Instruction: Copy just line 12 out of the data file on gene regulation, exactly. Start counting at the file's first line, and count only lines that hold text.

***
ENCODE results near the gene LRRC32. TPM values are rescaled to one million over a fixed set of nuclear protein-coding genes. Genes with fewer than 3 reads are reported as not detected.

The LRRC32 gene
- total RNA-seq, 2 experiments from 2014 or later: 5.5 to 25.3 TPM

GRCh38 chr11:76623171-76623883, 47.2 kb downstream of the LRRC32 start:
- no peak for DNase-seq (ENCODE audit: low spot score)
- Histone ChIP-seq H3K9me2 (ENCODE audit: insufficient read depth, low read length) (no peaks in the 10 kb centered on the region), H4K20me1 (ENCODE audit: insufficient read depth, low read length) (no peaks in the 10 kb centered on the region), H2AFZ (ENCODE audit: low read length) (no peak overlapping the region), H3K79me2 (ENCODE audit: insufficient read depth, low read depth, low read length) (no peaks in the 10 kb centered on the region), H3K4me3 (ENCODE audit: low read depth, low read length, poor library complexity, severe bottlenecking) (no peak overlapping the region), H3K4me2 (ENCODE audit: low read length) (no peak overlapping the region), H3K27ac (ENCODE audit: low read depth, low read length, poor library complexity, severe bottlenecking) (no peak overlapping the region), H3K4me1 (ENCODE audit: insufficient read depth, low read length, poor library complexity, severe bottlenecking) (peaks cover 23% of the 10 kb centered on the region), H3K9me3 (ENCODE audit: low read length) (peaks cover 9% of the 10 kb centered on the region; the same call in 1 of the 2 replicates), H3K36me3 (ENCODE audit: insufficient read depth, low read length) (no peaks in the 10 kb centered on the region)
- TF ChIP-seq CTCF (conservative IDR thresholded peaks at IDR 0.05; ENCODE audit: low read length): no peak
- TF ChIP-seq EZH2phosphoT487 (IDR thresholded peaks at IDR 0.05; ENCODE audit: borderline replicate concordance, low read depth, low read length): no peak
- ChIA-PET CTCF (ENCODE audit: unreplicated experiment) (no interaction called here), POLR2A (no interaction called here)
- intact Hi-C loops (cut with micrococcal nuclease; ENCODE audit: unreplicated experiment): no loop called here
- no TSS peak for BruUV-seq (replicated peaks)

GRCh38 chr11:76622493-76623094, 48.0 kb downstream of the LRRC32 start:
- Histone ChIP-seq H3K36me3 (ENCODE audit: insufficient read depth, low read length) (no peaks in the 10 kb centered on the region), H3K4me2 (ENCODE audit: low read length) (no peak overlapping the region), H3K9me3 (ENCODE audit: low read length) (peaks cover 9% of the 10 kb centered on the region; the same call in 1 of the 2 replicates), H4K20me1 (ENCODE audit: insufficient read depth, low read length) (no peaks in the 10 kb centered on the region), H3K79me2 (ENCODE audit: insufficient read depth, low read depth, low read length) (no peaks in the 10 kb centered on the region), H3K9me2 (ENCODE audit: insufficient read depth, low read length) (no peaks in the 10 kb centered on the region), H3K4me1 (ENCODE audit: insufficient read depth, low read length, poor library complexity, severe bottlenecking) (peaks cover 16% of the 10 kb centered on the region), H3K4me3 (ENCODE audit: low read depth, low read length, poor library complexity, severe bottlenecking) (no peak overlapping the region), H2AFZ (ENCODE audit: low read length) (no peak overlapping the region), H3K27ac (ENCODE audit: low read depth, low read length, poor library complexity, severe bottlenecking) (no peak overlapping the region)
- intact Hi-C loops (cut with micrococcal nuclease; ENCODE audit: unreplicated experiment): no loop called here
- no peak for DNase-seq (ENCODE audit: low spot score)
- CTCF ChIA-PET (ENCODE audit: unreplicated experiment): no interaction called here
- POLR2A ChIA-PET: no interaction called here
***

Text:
GRCh38 chr11:76622493-76623094, 48.0 kb downstream of the LRRC32 start: